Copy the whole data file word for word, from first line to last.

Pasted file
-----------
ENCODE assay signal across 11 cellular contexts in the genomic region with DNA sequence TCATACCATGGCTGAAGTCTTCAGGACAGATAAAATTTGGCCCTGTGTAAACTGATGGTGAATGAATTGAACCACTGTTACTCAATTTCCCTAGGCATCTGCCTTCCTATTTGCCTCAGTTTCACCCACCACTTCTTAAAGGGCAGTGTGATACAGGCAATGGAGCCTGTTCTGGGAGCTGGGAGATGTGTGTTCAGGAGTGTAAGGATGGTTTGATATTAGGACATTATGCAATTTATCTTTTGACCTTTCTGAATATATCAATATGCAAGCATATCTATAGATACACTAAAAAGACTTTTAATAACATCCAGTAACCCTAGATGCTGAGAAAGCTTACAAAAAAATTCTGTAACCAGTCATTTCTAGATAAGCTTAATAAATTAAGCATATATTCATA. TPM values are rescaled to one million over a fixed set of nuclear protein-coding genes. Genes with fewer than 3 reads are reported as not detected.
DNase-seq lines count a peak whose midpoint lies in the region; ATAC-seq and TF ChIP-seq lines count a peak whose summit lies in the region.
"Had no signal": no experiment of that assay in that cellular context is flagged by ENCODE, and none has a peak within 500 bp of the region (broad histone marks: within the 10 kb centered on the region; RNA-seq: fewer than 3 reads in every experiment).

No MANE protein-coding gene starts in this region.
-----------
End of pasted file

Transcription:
ENCODE assay signal across 11 cellular contexts in the genomic region with DNA sequence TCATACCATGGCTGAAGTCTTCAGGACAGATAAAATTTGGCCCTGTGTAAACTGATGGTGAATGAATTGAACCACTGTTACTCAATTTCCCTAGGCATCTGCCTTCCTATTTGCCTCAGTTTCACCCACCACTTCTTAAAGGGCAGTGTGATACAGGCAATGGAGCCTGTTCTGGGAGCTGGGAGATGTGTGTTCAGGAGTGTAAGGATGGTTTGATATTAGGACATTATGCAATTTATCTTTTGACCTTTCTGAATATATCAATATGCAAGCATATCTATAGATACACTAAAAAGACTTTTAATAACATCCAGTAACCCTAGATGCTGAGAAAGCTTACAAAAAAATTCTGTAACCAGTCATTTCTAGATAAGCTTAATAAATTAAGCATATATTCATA. TPM values are rescaled to one million over a fixed set of nuclear protein-coding genes. Genes with fewer than 3 reads are reported as not detected.
DNase-seq lines count a peak whose midpoint lies in the region; ATAC-seq and TF ChIP-seq lines count a peak whose summit lies in the region.
"Had no signal": no experiment of that assay in that cellular context is flagged by ENCODE, and none has a peak within 500 bp of the region (broad histone marks: within the 10 kb centered on the region; RNA-seq: fewer than 3 reads in every experiment).

No MANE protein-coding gene starts in this region.